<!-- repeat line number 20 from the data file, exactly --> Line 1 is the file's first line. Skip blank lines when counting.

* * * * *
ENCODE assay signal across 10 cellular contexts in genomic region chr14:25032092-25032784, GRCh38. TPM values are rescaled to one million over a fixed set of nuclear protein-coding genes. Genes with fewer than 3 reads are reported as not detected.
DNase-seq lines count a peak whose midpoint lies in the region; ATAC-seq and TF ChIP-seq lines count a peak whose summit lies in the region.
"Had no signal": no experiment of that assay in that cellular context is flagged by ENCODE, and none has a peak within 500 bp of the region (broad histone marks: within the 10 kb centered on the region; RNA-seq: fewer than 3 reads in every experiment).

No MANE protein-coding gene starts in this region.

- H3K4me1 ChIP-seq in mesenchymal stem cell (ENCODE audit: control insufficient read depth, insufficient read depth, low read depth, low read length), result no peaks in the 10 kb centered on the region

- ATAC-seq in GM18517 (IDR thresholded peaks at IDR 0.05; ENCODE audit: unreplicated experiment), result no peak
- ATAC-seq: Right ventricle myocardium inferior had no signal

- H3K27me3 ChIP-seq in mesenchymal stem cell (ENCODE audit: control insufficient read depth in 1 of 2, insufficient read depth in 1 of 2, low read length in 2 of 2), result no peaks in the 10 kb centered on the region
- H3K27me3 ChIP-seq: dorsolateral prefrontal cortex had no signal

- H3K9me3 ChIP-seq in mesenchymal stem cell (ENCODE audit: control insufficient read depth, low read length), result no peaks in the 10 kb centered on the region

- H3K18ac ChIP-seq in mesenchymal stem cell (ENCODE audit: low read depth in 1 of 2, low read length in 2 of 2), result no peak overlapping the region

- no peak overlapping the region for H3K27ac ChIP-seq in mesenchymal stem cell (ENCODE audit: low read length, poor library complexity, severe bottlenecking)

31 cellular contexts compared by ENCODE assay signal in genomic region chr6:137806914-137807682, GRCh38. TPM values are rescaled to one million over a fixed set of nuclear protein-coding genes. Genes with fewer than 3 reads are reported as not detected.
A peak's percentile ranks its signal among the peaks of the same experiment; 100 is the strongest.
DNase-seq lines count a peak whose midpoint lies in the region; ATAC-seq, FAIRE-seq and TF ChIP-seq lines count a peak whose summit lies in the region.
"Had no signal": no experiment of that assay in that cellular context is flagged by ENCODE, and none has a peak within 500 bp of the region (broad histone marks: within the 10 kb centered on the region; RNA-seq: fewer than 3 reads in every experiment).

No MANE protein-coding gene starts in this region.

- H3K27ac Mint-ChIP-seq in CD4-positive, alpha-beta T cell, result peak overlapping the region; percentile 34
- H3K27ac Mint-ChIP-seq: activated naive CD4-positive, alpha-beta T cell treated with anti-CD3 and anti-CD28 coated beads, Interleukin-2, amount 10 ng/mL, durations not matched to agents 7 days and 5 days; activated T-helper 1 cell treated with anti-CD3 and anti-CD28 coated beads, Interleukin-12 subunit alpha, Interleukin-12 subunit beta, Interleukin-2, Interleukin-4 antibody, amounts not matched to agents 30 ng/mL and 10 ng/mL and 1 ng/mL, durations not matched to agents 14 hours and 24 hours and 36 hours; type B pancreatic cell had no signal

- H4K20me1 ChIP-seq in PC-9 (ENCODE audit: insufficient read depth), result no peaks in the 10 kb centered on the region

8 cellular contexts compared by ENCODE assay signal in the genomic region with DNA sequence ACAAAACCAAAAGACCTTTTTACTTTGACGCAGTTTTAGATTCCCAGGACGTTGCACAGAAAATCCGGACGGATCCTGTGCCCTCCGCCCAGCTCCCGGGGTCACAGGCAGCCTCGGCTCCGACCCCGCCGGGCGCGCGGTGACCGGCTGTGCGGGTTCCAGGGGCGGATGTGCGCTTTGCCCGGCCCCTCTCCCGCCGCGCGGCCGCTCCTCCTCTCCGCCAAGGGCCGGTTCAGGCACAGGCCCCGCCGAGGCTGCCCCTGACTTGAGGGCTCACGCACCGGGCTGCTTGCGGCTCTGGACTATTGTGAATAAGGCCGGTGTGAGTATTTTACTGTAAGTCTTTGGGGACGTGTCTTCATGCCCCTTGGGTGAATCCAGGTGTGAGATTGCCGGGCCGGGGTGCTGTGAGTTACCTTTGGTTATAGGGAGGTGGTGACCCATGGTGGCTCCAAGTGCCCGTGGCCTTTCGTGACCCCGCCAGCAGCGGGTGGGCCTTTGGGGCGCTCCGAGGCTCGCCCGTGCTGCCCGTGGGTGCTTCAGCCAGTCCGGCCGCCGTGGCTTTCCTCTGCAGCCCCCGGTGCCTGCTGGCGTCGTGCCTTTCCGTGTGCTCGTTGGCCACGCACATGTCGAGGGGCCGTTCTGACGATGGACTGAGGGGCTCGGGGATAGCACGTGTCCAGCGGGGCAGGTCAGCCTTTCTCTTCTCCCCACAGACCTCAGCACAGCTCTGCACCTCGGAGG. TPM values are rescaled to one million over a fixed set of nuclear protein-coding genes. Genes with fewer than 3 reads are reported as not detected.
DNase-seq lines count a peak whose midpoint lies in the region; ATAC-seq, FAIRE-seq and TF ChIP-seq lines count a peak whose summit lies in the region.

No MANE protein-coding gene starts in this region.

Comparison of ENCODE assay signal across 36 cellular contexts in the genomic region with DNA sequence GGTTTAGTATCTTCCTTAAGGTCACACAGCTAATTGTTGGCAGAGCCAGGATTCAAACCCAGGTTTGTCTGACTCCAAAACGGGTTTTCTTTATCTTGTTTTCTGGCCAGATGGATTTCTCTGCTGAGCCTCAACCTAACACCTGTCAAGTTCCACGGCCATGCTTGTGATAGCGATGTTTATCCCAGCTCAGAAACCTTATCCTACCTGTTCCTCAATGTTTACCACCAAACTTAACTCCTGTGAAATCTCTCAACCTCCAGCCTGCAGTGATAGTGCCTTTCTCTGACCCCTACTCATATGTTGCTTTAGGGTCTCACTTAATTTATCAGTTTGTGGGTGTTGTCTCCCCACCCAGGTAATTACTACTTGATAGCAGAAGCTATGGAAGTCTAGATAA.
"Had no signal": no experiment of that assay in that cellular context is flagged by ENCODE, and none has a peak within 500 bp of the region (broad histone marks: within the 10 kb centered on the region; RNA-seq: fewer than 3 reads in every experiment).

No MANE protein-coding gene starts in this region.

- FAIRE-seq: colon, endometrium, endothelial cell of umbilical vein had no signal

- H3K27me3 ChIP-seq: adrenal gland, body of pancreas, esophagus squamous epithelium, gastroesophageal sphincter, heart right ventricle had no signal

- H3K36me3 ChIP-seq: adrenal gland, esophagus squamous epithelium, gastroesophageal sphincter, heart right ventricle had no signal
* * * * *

- H4K20me1 ChIP-seq in PC-9 (ENCODE audit: insufficient read depth), result no peaks in the 10 kb centered on the region